Friday, September 24, 2010

Hello, my name is George. I'm unemployed and live with my parents

Felt a bit like George Costanza at my .50/$1 game last night - every instinct I had was wrong. The fun started early with a flopped set of nines on a nine-ten-king board. Wiley was out of position and lead into me. I raised, then he called.

Turn brought an eight, not changing a whole lot. This time
Wiley checked, I bet for value, and he went all in. Ehhhh. No strong draws on this board, just a made jack-queen. No flush draws to semibluff, and semibluffing is usually done on the flop anyway, not the turn. What hand could he play this way? All I could come up with were the hands that had a set of nines beat. A higher set or the made straight. I made what I felt was a very disciplined fold. Wiley told me later it was a bad one.

I went over the hand again and I wasn't angry - my instincts said I was beat and I went with them. Poker players are constantly trying to trick each other at the table - sometimes they succeed and you tip your cap. Perhaps I should have called only because Wiley hadn't bought in for the full 100BB - but if you think you're beat, even with a set, why put more money in at all? I stood by my own decision.

A couple hands later, with a bit of resolve to make sure I wasn't being so weak-tight - I raised up limpers with AK. The big blind reraised. He was also short, so I put him all in. He called, with aces. Whoops. Wiley said to me "you didn't see that coming - limp/reraise?". Uh, he was a limper? Great, now I'm not paying full attention to the action and losing big pots because of it. Ok, that's a bit irritating. I can forgive myself for coming up with a wrong decision based on the available information, but to miss available information at the table is not forgivable. Why am I at this table if I'm not paying full attention?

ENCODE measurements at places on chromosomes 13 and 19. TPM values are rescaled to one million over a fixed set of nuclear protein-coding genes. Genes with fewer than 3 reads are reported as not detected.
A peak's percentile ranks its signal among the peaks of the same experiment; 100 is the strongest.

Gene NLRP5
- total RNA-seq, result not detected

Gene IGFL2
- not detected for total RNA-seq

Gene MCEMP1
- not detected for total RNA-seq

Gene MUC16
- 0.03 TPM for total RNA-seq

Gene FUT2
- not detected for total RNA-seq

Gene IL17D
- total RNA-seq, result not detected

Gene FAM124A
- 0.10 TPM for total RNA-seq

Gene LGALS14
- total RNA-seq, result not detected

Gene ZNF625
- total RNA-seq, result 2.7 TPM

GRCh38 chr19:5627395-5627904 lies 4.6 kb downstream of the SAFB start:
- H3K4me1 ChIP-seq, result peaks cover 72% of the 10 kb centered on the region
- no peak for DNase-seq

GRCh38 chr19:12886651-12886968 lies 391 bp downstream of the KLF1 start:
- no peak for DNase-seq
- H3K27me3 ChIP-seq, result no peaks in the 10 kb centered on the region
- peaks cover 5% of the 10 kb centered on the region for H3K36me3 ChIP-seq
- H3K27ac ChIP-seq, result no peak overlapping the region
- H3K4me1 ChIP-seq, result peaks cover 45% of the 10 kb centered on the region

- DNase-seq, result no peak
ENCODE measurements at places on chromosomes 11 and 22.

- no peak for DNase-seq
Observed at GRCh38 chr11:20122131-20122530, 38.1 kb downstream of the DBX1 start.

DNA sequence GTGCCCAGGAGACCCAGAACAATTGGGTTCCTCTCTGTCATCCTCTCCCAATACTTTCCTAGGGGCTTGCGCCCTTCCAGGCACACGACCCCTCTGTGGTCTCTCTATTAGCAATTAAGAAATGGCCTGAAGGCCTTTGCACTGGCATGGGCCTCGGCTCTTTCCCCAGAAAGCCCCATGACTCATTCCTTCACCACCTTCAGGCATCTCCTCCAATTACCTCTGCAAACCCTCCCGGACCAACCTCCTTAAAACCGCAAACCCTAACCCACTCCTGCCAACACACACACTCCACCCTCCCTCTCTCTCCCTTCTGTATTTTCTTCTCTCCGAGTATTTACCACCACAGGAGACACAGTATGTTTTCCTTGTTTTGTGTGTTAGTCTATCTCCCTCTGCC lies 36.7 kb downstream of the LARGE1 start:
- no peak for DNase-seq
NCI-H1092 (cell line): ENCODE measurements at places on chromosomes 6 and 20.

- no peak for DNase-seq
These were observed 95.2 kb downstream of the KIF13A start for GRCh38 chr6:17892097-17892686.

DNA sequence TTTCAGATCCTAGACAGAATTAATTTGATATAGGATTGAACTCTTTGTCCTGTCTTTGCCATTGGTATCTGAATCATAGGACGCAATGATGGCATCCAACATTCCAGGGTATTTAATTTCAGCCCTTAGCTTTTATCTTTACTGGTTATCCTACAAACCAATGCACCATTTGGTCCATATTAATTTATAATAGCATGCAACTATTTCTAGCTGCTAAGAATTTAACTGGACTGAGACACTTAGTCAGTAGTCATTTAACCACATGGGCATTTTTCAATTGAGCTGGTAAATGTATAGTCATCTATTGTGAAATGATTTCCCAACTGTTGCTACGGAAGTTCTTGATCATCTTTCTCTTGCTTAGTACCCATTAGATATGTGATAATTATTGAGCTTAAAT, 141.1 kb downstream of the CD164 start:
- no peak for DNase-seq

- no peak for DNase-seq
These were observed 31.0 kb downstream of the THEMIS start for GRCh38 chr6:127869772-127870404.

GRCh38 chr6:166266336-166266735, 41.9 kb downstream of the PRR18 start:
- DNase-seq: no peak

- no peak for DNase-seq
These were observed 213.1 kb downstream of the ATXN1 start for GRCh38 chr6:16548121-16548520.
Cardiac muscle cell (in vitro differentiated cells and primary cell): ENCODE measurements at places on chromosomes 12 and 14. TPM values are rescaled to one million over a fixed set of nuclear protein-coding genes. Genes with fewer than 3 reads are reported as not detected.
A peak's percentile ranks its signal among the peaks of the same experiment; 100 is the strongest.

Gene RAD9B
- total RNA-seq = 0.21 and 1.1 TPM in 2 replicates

I did manage to keep my composure despite folding winners and shoving into monsters. Always look for a silver lining, even when you're mired in shit, I suppose. I did manage to make a correct decision when a player I didn't know represented a nine on a board with two more of them - I folded and he showed. Had he waited one more street, the fourth nine would have come, and I would have been sitting with a hard-to-escape full house. So I managed a little victory there and saved some chips.

It didn't matter. The chips dribbled away - no cards, no flops. My last hand had me all-in with two diamonds on a board with four spades and three opponents. A hopeless ending to a hopeless evening.

I'll be taking a shot at the live $50 tourney tonight. Let's hope for some better play.

1 comment:

diverjoules said...

Hey Good Luck Matt and let's focus.. hehehehe